Berlin declares war on

Berlin declares war on “Parties” to stop the third wave of covid

With races, smoke boats and police raids, illegal parties in the parks of Berlin are ending since the city-state has imposed a partial curfew to stop the spread of the covid.

With no masks or safety distance, several hundred young people swirl in a relaxed way in groups in Gleisdreieck Park at sunset, some with music, many with beers, taking advantage of the more pleasant temperatures of the first days of spring and the Easter holidays.

Then several police vans appear and almost a hundred agents burst into the park to disband the groups. Many young people run, others confront the security forces “very aggressively”, according to the Berlin Police.

The scene, which Efe witnessed, ends with shouting and insults, throwing bottles and stones at the agents, the use of smoke canisters, several wounded – on both sides – and the identification of eleven young people, some minors.

The police reported an attack with a fire extinguisher in which four officers were affected with respiratory problems and eye irritations.

“There were problems: some of the boys began to fight, some did not want to leave and the police are there with their helmets dispersing them,” explains Federico, a casual witness to the events.

A young woman who preferred not to identify herself criticized the police action: “It makes me angry that all this is happening, but we are very tired of the restrictions. Also, we are on the street, at least we are not in closed apartments or at clandestine parties.”

It is not a specific event. This is the second time that the police intervened in that park. On Wednesday evening, more than 2,500 people according to police gathered there without complying with the restrictions.

“It is the first time since the summer in which I see so many people together”, explained on Wednesday to Efe Pau, a Catalan Erasmus student who was in that park.

The Gleisdreick case is not unique. Similar scenes have taken place in recent days in many other parts of Berlin and across the country. In Munich, for example, the police had to act this Thursday in a square where about 400 people had gathered with folding tables, alcohol and music.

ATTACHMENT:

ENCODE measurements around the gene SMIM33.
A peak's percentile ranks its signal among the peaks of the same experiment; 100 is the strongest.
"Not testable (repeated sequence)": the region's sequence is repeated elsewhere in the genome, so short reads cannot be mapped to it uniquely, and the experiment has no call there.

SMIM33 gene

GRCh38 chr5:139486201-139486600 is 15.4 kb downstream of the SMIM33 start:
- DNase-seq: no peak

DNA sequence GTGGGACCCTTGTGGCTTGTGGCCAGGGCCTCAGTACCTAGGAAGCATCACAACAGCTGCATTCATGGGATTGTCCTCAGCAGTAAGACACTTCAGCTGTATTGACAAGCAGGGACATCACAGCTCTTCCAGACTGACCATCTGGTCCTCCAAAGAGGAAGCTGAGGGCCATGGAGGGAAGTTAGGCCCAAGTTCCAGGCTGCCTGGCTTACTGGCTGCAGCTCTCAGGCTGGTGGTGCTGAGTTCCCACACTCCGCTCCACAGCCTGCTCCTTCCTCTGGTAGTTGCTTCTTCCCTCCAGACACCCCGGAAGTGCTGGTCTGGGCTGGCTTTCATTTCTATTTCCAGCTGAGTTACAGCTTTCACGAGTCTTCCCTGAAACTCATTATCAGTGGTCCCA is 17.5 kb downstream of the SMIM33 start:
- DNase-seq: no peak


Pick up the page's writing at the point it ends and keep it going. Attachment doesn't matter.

These events coincide with the entry into force in Berlin and other German cities of more restrictions to stop the pandemic. In the capital, for example, a partial curfew has been introduced that limits the number of people who can meet outdoors between 9:00 p.m. and 5:00 a.m. to two.

In addition, the nurseries are closed except for the children of essential workers and, as of Easter Tuesday, outdoor meetings of more than two people are prohibited – if they are not living together – and night visits will not be allowed indoors.


Germany, as recognized by its Minister of Health, Jens Spahn, is “in the middle of the third wave.”

This Saturday there was a slight decrease in the weekly incidence of infections – the average in Germany 131.4 cases per 100,000 inhabitants, compared to the 134 reported on Friday. But it is a long way from the containment achieved between the end of January and February, when it had dropped to 60 weekly cases.

That then determined the authorities to contemplate a timid reopening. But given the continued upturn since March began, the so-called “emergency brake” was activated again -considered from 100 weekly cases per 100,000 inhabitants-, due to the impatience and frustration of many citizens.

Restaurants, leisure and culture were closed in November, to which non-essential shops were added in December. Since then, the minimal reopening only served to reopen hairdressers, museums and garden centers, while some shops in Berlin are welcoming customers again, although only by appointment or by presenting an antigen test.

Ben Oakley
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